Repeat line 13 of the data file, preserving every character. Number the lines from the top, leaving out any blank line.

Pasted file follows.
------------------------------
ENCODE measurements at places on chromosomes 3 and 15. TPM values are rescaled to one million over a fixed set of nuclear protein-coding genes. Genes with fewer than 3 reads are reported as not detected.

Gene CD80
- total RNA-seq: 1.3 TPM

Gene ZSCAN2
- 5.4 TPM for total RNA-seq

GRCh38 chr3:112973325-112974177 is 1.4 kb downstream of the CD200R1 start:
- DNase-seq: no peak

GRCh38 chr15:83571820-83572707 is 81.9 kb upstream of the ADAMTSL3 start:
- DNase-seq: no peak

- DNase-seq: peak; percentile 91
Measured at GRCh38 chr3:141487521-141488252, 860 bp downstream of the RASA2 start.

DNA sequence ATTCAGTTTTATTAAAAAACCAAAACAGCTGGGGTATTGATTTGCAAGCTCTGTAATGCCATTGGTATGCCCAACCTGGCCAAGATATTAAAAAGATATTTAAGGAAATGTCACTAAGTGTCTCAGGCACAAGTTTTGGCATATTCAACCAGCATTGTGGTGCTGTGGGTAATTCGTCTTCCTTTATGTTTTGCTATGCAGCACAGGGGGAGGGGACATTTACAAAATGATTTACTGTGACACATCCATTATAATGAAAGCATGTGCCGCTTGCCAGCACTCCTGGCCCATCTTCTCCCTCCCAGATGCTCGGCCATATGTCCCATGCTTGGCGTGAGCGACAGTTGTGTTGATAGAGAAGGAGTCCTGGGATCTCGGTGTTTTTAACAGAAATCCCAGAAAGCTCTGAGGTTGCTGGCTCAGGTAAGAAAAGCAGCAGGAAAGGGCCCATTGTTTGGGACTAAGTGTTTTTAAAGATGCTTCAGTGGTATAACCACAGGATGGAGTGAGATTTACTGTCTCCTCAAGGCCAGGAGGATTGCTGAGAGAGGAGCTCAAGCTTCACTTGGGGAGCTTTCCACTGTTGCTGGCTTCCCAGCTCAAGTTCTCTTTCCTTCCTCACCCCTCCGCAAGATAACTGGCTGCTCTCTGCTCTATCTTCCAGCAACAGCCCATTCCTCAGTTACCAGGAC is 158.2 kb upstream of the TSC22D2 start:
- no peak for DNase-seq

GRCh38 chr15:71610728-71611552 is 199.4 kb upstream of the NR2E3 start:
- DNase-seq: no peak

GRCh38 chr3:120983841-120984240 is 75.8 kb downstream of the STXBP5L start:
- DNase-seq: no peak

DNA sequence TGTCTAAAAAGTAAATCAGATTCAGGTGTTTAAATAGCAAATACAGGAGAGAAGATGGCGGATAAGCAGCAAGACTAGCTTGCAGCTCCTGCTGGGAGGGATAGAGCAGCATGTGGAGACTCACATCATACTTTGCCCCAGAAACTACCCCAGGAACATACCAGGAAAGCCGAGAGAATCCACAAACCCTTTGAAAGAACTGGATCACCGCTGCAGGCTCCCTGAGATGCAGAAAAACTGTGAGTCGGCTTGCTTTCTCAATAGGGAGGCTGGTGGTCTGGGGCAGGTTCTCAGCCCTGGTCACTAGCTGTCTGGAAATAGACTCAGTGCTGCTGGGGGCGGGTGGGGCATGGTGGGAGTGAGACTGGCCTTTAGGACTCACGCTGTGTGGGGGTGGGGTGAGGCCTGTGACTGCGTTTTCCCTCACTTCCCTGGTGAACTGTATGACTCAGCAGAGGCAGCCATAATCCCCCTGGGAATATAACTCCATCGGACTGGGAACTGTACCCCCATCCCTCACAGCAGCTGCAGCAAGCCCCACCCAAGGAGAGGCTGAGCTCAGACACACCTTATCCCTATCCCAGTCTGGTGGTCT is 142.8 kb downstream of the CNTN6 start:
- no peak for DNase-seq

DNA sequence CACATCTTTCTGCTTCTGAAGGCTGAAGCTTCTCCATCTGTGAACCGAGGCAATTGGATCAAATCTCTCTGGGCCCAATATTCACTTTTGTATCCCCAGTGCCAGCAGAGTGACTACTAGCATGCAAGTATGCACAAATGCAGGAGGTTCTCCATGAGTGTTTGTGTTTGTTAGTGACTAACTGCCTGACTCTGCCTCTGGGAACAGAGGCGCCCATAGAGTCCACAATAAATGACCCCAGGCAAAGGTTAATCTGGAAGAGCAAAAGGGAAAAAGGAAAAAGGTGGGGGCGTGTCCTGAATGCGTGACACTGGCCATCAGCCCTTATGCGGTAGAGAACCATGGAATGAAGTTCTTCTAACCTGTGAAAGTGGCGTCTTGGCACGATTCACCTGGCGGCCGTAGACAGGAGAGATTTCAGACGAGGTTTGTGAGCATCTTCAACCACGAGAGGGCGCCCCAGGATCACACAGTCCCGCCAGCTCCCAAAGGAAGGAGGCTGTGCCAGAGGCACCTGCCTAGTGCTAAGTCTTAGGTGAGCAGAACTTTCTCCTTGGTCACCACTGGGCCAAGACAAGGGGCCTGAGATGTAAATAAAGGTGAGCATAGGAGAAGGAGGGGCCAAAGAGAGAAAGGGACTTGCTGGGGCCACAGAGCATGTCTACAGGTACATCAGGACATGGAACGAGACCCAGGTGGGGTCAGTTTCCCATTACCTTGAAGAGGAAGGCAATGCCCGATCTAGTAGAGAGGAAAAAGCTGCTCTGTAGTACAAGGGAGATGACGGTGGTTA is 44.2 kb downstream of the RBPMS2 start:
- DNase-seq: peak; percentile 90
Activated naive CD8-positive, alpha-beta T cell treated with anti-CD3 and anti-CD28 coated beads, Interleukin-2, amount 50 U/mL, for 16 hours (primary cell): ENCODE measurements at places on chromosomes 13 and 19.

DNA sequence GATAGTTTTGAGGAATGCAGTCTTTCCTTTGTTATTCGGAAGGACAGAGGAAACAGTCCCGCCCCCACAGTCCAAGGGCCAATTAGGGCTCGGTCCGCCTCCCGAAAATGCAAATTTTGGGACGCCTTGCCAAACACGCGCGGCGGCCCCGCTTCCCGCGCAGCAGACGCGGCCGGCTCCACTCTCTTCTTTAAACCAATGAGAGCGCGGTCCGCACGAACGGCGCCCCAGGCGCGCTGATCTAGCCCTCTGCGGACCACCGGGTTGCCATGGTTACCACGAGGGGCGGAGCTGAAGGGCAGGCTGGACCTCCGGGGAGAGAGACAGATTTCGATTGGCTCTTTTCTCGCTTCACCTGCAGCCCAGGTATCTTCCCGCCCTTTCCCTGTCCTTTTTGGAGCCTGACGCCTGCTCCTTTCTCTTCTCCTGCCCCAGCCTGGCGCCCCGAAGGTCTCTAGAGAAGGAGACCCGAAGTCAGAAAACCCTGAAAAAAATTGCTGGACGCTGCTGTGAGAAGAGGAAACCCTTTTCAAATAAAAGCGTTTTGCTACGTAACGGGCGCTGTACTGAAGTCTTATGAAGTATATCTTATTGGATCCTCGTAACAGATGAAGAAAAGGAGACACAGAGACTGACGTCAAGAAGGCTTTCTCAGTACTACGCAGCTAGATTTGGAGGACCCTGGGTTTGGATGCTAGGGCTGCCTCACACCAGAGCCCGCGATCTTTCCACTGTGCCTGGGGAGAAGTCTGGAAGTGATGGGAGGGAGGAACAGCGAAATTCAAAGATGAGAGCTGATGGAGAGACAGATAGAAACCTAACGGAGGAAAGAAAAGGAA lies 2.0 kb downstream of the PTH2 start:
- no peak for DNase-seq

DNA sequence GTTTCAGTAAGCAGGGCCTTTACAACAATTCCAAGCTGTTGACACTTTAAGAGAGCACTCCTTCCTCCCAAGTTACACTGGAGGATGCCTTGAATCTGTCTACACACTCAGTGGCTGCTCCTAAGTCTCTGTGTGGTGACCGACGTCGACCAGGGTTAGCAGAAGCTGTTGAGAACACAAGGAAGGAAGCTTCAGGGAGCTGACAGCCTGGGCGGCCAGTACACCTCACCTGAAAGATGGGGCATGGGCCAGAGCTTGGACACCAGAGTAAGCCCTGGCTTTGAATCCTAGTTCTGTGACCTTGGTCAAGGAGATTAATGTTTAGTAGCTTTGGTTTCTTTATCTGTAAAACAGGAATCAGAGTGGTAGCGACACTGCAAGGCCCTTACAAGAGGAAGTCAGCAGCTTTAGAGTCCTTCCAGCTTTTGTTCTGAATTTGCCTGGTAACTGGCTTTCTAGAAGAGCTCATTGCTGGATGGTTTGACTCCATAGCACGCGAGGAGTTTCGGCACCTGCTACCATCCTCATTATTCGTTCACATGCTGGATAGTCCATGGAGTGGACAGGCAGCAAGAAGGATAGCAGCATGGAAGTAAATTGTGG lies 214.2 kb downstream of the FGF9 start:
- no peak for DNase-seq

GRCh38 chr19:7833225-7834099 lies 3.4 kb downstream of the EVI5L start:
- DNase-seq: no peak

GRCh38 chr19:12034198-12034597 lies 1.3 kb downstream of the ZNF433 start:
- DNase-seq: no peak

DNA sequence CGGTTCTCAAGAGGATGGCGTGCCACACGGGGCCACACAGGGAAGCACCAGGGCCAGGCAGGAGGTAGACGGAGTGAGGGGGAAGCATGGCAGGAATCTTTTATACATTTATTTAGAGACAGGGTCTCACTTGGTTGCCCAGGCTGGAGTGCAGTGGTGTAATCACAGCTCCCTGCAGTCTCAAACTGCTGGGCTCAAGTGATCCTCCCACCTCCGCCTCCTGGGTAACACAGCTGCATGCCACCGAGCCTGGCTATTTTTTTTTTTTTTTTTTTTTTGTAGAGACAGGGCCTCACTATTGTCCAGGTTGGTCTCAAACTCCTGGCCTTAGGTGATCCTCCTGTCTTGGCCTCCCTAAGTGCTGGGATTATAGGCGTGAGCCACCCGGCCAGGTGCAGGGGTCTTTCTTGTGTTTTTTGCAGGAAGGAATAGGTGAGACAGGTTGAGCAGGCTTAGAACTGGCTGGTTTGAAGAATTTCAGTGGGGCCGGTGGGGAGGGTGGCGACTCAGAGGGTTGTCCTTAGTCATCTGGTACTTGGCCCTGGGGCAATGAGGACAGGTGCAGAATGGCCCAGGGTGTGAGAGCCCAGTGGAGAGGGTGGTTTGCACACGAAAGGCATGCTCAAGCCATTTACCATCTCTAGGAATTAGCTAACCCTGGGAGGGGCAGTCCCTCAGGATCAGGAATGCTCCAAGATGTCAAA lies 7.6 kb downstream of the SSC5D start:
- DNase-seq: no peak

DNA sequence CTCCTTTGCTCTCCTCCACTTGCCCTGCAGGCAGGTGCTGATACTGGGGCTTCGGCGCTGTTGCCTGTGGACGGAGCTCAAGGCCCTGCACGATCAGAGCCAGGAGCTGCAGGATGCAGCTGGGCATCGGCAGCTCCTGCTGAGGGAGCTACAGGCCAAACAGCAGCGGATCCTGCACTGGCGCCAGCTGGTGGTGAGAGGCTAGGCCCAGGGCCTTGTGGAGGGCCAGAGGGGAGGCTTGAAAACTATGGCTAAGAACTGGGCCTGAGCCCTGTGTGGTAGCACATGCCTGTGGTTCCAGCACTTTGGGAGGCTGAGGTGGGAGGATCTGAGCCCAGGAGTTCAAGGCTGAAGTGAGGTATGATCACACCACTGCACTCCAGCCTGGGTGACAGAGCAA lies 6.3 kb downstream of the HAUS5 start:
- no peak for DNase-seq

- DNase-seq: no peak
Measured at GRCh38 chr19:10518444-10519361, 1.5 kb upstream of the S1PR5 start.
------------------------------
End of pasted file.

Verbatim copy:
- no peak for DNase-seq